Sun, Jul 20, 2014 - Page 8 News List

Way forward for Taiwan’s economy

By Yen Ching-Chang 顏慶章

Taiwan has been a dynamic capitalist economy for more than five decades, with foreign trade being the engine of its miraculous growth. In so doing, Taiwan has successfully transformed itself from an underdeveloped, agricultural nation to an economic power that is a leading global supplier of high-tech products.

Having said this, no one could argue that Taiwan has been losing momentum as an industrial powerhouse because of ever-increasing outbound investment, which has eroded its attraction as a destination for foreign direct investment. As a consequence, more than 50 percent of the nation’s total export value has been supplied by overseas manufacturing sites for some time now. Last year alone, China and Hong Kong accounted for about 40 percent of Taiwan’s total exports, while 84 percent of Taiwan’s outbound investment went to China.

An IMF study published in July 2012 concluded that should Chinese investment be reduced by 1 percent, Taiwan’s economic growth would be reduced by 0.9 percent — the highest among China’s trading partners. In other words, the negative impact on Taiwan’s economy in the event of an economic downturn in China would be instant and direct due to its heavy reliance on the Chinese market.

Furthermore, because the signing of the Economic Cooperation Framework Agreement (ECFA) in June 2010 ushered in closer economic integration between the two nations, Taiwan has become increasingly dependent on China’s economy, thereby giving Beijing greater leverage in pushing its political agenda.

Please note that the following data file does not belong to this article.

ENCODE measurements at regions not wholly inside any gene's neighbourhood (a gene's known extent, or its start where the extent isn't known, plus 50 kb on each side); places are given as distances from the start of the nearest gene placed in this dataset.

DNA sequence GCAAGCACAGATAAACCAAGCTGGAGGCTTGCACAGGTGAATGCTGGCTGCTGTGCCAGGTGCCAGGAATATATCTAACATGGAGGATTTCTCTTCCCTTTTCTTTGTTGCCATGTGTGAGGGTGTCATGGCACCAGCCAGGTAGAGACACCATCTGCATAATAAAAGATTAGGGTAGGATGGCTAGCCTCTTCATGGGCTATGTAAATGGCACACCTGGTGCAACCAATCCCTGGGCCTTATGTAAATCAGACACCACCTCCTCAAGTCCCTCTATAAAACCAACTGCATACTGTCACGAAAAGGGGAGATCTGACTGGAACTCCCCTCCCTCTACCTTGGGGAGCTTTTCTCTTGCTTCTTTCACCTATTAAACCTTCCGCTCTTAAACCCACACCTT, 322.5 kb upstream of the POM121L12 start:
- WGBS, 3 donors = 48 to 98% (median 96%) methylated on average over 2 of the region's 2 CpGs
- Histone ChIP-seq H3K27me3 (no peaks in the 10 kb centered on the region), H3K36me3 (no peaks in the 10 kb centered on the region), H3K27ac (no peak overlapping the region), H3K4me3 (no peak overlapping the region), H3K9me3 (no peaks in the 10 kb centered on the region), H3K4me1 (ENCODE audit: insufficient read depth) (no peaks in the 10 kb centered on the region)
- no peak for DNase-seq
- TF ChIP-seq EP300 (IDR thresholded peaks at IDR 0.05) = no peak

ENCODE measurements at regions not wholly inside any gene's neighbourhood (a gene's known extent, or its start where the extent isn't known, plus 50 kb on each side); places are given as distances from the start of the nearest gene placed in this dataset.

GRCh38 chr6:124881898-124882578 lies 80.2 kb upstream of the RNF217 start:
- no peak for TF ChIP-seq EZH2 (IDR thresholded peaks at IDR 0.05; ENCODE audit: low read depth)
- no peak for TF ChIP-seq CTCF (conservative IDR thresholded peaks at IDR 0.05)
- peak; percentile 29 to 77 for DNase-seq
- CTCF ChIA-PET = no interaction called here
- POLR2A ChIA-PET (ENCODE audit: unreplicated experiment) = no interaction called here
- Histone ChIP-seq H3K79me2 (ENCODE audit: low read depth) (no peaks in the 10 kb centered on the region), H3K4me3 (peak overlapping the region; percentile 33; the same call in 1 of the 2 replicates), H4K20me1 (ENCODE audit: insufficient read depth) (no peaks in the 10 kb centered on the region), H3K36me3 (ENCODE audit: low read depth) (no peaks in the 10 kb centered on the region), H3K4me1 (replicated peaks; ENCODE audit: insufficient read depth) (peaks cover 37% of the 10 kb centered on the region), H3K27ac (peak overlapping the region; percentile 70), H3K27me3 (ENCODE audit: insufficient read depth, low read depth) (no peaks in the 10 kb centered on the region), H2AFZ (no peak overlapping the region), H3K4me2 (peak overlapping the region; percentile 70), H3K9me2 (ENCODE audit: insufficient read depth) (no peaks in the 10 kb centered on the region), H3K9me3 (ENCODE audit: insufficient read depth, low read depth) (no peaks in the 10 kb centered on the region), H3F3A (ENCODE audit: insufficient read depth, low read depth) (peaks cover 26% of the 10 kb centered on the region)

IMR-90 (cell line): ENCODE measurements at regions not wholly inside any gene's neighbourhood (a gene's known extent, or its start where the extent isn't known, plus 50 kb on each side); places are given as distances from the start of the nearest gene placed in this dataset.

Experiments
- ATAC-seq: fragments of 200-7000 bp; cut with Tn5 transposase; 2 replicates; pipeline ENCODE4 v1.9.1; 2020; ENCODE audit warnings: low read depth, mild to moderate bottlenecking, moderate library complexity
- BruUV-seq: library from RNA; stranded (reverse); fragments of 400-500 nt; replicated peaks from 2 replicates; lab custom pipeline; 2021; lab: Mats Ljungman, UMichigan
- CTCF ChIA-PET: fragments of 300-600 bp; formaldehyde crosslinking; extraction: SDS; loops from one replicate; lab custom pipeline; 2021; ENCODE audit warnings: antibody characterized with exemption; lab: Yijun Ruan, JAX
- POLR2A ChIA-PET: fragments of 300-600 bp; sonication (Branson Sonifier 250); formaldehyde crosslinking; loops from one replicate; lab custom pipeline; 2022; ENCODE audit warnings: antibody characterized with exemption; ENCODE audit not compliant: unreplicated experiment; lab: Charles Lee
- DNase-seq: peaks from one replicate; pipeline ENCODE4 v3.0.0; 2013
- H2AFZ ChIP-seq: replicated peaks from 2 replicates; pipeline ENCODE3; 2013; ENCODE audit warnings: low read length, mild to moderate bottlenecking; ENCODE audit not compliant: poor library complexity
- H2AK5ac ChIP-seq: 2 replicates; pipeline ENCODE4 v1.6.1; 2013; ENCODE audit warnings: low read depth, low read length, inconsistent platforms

Given all this, what are the ways and means by which Taiwan can move forward economically?

Having served as minister of finance and ambassador to the WTO, I believe that the following points can help put Taiwan back on the right track and ensure its long-term development.

First, the government urgently needs to change its policy focus from “Made by Taiwan” to “Made in Taiwan.” While recognizing that the private sector always has the option to find the most cost-effective sites for manufacturing, the government has to be aware of the vital need to attract both domestic and foreign investments. The US has been outstanding in this regard, as it is the largest foreign investor in Taiwan, particularly, in the finance, insurance, manufacturing and wholesale trade sectors.

However, as mentioned, Taiwan has been losing its momentum as an industrial powerhouse because of ever-increasing outbound investment, resulting in more than half of the nation’s export value coming from manufacturing sites abroad.

In US President Barack Obama’s State of the Union address in January, he said: “Let’s do more to help the entrepreneurs and small-business owners who create most new jobs in America... We need to work together ... to protect our workers, protect our environment, and open new markets to new goods stamped ‘Made in the USA.’ China and Europe aren’t standing on the sidelines. Neither should we.”

Unfortunately, Taiwan seems to be the only country in the world standing on the sidelines without paying attention to the home game. I fully support Obama’s message that the government has to come up with an effective policy to effectively provide the private sector with the environment to create new jobs, thus ensuring the driving force of economic development by virtue of continued capital formation.

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